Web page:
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Interview with Tim Ferriss of The 4-Hour Workweek – Part 1

Interview with Tim Ferriss of The 4-Hour Workweek – Part 1
Tim Ferriss

If you heard of a new book called The 4-Hour Workweek, you know who is Timothy Ferriss. Tim speaks six languages, runs a multinational firm from wireless locations worldwide, a national champion in Chinese kickboxing, and has been a popular guest lecturer at Princeton University since 2003. Recently his book caught my attention. The title itself is very attractive to me who work at least 40 hours per week (if not more). There are positive reviews about the book around blogosphere, and it is currently on #9 of the Amazon best-seller list. So I sent him a quick email to setup this interview and just get to know him more.

In Part 1 I ask Tim about some general questions, including his view on productivity and 20/80 rules. In Part 2, Tim gives me some great answers on his views on lifestyle, work life, and outsourcing.

Q: Tim, you have done a lot in your life – you are a kickboxing champion, a world record holder in tango, as well as running a multinational firm. What other things have you done in the last few years? Which are the things that you are most proud of?


TTT: There are a few fun ones that stand out, like finally training in kendo in Japan, where I killed myself last September and fulfilled a life-long dream, but I’m definitely most “proud” of conquering two fears.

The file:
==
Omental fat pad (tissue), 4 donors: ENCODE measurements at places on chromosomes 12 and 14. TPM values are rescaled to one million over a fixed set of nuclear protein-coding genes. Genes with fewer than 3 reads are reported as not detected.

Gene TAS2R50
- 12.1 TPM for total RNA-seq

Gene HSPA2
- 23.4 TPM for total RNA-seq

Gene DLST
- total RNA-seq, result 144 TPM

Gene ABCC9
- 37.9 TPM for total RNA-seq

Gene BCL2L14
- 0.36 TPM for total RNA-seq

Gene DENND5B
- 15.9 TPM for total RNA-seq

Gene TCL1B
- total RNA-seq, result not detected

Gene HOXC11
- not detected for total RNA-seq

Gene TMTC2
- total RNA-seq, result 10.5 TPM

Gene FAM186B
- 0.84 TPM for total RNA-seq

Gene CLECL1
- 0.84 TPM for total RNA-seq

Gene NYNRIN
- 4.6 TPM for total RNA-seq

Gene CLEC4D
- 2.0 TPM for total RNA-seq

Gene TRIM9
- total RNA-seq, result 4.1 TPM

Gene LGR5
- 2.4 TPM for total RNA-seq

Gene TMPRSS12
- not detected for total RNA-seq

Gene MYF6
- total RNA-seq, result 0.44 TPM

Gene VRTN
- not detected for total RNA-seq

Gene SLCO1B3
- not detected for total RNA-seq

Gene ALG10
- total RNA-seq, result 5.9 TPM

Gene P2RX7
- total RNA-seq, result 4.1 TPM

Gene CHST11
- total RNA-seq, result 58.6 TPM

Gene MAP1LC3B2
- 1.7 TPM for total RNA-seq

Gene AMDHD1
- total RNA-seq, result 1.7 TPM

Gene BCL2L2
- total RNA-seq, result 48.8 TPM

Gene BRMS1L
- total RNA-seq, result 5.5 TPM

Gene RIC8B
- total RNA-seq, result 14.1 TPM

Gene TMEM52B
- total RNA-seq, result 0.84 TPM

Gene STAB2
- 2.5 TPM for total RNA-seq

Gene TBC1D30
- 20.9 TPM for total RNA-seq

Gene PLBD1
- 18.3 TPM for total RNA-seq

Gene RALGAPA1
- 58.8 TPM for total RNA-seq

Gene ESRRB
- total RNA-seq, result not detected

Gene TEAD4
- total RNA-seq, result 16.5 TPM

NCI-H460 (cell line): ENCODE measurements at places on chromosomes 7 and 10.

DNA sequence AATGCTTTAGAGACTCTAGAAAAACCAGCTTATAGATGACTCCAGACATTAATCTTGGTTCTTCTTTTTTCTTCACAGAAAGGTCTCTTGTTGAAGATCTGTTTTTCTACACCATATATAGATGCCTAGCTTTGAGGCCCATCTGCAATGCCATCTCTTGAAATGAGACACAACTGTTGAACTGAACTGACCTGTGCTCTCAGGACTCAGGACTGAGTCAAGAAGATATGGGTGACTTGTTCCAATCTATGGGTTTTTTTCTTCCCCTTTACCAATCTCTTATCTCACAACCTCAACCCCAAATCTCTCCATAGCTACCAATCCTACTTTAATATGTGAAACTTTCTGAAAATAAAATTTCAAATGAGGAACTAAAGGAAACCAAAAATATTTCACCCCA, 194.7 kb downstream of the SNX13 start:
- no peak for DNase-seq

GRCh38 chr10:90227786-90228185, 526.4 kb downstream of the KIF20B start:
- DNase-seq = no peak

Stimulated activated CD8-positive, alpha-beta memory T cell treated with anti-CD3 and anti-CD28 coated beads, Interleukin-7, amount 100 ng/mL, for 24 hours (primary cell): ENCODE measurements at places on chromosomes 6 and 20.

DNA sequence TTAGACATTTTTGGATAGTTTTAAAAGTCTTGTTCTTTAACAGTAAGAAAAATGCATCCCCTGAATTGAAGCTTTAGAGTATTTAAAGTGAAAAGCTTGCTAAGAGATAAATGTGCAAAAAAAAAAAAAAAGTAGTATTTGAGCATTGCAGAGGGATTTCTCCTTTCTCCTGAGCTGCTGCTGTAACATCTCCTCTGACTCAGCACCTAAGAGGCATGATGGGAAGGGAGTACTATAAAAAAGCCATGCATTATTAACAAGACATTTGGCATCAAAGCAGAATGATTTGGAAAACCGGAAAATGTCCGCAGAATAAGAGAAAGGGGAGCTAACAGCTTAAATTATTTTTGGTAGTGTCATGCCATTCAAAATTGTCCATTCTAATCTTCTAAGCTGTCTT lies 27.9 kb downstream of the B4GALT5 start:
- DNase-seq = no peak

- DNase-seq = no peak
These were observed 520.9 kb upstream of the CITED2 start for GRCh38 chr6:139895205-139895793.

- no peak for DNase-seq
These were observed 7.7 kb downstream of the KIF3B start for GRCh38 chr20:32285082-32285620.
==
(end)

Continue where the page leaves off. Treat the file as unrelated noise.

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Learning to surf in Florianopolis, Brazil, was a huge win for me because I can only use one lung fully (due to being born prematurely), and I’ve always been deathly afraid of drowning. One good friend and I actually reserved a VIP table at the world-famous night club Confraria there — $60-100 USD per night — so I could finish editing my book over red wine and dancing locals at night. It was incredible, and I owe a lot to my friend, Chris, for keeping me from panicking in the water.

Second, writing this book required me to conquer serious inner demons. I was mildly dyslexic at a young age and still have a lot of trouble with dygraphia: miswriting and mixing up letters. Finishing my senior thesis in college almost killed me, and this book was more than twice the length. I’ll just remember the advice my former professor and Pulitzer prize winner John McPhee gave me when I first sold the book: “When it seems like writing is really, really hard, just remember: writing is really, really hard. I sit in front my my typewriter from 9 to 6 each day, and most of the time, I get nothing done.”